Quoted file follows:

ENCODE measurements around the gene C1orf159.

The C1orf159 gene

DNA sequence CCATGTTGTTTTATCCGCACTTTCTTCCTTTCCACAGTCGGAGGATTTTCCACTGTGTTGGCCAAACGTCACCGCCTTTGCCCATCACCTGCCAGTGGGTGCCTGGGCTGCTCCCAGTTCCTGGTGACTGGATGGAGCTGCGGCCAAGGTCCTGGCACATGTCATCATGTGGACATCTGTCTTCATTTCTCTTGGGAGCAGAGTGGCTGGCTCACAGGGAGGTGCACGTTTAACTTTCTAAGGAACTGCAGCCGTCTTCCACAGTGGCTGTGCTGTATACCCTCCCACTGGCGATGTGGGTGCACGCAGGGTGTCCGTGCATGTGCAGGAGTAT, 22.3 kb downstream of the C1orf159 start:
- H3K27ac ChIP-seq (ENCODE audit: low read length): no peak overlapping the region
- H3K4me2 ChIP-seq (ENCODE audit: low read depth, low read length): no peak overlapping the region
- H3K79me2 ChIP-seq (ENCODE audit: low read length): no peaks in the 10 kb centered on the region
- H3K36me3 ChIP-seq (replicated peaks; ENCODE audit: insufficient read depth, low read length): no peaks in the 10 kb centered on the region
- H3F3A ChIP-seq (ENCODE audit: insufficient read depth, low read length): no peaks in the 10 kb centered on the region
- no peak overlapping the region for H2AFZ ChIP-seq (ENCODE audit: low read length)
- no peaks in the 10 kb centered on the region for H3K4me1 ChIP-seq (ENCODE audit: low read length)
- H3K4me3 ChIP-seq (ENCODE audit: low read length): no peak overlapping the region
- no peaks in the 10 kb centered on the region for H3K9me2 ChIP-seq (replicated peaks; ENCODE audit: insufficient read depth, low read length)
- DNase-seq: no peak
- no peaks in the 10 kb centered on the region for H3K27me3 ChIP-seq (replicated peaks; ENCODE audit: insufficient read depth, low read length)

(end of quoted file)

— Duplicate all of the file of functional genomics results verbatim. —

ENCODE measurements around the gene C1orf159.

The C1orf159 gene

DNA sequence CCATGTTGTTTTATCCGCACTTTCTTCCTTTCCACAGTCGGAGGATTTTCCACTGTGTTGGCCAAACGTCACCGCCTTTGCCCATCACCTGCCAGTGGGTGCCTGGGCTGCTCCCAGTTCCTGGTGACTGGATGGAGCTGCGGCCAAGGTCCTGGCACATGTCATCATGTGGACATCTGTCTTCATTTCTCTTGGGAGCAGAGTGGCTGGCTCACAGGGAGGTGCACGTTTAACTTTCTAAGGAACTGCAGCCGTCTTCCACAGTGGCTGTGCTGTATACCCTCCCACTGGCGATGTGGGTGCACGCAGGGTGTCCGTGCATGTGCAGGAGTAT, 22.3 kb downstream of the C1orf159 start:
- H3K27ac ChIP-seq (ENCODE audit: low read length): no peak overlapping the region
- H3K4me2 ChIP-seq (ENCODE audit: low read depth, low read length): no peak overlapping the region
- H3K79me2 ChIP-seq (ENCODE audit: low read length): no peaks in the 10 kb centered on the region
- H3K36me3 ChIP-seq (replicated peaks; ENCODE audit: insufficient read depth, low read length): no peaks in the 10 kb centered on the region
- H3F3A ChIP-seq (ENCODE audit: insufficient read depth, low read length): no peaks in the 10 kb centered on the region
- no peak overlapping the region for H2AFZ ChIP-seq (ENCODE audit: low read length)
- no peaks in the 10 kb centered on the region for H3K4me1 ChIP-seq (ENCODE audit: low read length)
- H3K4me3 ChIP-seq (ENCODE audit: low read length): no peak overlapping the region
- no peaks in the 10 kb centered on the region for H3K9me2 ChIP-seq (replicated peaks; ENCODE audit: insufficient read depth, low read length)
- DNase-seq: no peak
- no peaks in the 10 kb centered on the region for H3K27me3 ChIP-seq (replicated peaks; ENCODE audit: insufficient read depth, low read length)